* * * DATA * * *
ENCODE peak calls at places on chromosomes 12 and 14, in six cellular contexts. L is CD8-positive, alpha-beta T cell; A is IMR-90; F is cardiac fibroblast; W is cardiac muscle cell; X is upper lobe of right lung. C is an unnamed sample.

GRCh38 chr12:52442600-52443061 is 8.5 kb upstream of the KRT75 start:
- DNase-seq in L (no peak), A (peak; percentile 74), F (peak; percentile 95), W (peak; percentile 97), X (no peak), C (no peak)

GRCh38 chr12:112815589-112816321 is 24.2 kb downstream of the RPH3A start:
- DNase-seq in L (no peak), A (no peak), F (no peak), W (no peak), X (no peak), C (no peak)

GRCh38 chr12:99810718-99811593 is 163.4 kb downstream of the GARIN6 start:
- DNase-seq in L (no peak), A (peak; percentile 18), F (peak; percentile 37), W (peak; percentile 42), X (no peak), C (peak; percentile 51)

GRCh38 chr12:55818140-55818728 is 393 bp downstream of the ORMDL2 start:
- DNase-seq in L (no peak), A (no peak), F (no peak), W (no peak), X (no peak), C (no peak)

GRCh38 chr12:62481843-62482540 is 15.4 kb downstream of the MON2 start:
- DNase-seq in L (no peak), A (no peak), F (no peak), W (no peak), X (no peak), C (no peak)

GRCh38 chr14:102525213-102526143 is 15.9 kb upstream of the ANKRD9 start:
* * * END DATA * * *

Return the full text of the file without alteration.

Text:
ENCODE peak calls at places on chromosomes 12 and 14, in six cellular contexts. L is CD8-positive, alpha-beta T cell; A is IMR-90; F is cardiac fibroblast; W is cardiac muscle cell; X is upper lobe of right lung. C is an unnamed sample.

GRCh38 chr12:52442600-52443061 is 8.5 kb upstream of the KRT75 start:
- DNase-seq in L (no peak), A (peak; percentile 74), F (peak; percentile 95), W (peak; percentile 97), X (no peak), C (no peak)

GRCh38 chr12:112815589-112816321 is 24.2 kb downstream of the RPH3A start:
- DNase-seq in L (no peak), A (no peak), F (no peak), W (no peak), X (no peak), C (no peak)

GRCh38 chr12:99810718-99811593 is 163.4 kb downstream of the GARIN6 start:
- DNase-seq in L (no peak), A (peak; percentile 18), F (peak; percentile 37), W (peak; percentile 42), X (no peak), C (peak; percentile 51)

GRCh38 chr12:55818140-55818728 is 393 bp downstream of the ORMDL2 start:
- DNase-seq in L (no peak), A (no peak), F (no peak), W (no peak), X (no peak), C (no peak)

GRCh38 chr12:62481843-62482540 is 15.4 kb downstream of the MON2 start:
- DNase-seq in L (no peak), A (no peak), F (no peak), W (no peak), X (no peak), C (no peak)

GRCh38 chr14:102525213-102526143 is 15.9 kb upstream of the ANKRD9 start: